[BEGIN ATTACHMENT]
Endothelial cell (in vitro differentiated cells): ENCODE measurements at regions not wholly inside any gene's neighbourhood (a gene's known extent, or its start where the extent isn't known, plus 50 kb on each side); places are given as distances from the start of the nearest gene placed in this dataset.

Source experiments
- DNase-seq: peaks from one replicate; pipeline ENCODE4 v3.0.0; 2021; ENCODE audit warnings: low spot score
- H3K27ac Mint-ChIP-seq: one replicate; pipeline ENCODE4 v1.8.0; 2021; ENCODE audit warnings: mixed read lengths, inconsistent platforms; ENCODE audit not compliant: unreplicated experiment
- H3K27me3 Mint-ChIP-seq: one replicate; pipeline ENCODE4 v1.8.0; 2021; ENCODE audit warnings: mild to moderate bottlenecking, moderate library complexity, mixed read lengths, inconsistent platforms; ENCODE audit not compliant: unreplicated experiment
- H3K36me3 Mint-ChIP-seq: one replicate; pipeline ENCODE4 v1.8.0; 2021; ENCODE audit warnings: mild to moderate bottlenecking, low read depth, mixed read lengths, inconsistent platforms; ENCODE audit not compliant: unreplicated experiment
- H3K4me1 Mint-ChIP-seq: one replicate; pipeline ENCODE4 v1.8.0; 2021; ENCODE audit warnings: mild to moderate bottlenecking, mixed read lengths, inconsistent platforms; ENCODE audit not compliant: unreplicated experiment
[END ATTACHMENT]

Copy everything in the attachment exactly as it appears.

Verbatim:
Endothelial cell (in vitro differentiated cells): ENCODE measurements at regions not wholly inside any gene's neighbourhood (a gene's known extent, or its start where the extent isn't known, plus 50 kb on each side); places are given as distances from the start of the nearest gene placed in this dataset.

Source experiments
- DNase-seq: peaks from one replicate; pipeline ENCODE4 v3.0.0; 2021; ENCODE audit warnings: low spot score
- H3K27ac Mint-ChIP-seq: one replicate; pipeline ENCODE4 v1.8.0; 2021; ENCODE audit warnings: mixed read lengths, inconsistent platforms; ENCODE audit not compliant: unreplicated experiment
- H3K27me3 Mint-ChIP-seq: one replicate; pipeline ENCODE4 v1.8.0; 2021; ENCODE audit warnings: mild to moderate bottlenecking, moderate library complexity, mixed read lengths, inconsistent platforms; ENCODE audit not compliant: unreplicated experiment
- H3K36me3 Mint-ChIP-seq: one replicate; pipeline ENCODE4 v1.8.0; 2021; ENCODE audit warnings: mild to moderate bottlenecking, low read depth, mixed read lengths, inconsistent platforms; ENCODE audit not compliant: unreplicated experiment
- H3K4me1 Mint-ChIP-seq: one replicate; pipeline ENCODE4 v1.8.0; 2021; ENCODE audit warnings: mild to moderate bottlenecking, mixed read lengths, inconsistent platforms; ENCODE audit not compliant: unreplicated experiment